Matching solutions to local conditions
Digital technologies can play a key role in finding the right combination of technology solutions for each and every location. The choice of building materials for a project is highly site and application specific. Differences in climate and soil conditions, what the material is going to be used for, and the local availability of a given material will all play into the decision-making process. Belite-rich clinkers, for example, have been used in large concrete dam projects in China, where strength gain after a few days is not as important as it might be on a typical construction project.
The number of factors involved and the need for very fine tuning suggest that this problem is well-suited to machine learning. In combination with the potential increase in data gathering described above, analytics could be used to predict product characteristics, for a given mixture, in a given climate, and for a given use. By finding the right solution for any building or structure, anywhere, digital innovation will unlock new opportunities for deep decarbonisation. Ideally, this would allow the user to match the lowest carbon cements to their most viable use-cases and reserve the higher carbon cements for only those applications where they might still be needed.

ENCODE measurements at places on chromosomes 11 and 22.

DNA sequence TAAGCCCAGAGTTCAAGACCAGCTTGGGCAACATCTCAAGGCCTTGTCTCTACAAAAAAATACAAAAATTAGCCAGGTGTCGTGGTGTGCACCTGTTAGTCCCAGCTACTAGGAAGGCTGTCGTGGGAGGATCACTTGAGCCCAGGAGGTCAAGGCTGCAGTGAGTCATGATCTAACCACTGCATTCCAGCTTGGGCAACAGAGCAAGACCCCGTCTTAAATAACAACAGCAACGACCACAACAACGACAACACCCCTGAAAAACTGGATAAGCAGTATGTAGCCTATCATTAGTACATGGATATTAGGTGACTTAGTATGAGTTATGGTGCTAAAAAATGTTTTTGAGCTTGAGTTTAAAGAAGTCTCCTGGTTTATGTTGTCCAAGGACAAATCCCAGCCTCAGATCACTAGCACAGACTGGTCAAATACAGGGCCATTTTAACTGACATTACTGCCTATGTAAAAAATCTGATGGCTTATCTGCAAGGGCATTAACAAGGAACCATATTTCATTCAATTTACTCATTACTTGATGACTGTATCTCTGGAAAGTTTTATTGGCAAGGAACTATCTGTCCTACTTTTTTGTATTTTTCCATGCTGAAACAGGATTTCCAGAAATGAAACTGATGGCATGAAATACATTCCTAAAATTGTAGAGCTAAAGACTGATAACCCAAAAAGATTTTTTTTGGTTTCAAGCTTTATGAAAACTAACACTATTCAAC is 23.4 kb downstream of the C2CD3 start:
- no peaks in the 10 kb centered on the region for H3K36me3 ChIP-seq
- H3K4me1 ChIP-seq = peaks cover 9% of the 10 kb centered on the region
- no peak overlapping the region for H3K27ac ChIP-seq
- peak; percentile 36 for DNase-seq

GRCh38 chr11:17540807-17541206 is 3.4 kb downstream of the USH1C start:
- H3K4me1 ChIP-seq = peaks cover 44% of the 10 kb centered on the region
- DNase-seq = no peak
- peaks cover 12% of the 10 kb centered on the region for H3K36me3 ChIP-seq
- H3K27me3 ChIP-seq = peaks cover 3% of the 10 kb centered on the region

Enhancing information sharing and collaboration
Improving coordination and communication is an area where digital technologies have significant advantages and could play a key role in transforming how building materials are procured and specified. In this context, there has been a growing interest in tools, such as building information modelling (BIM), which allows users to build a data-rich computer generated model of a building. Structural engineers and architects are using BIM to collaborate on the optimal design and materials for a structure at the very beginning of a project. BIM also helps to communicate decisions to the client, the contractor, and suppliers in the value chain.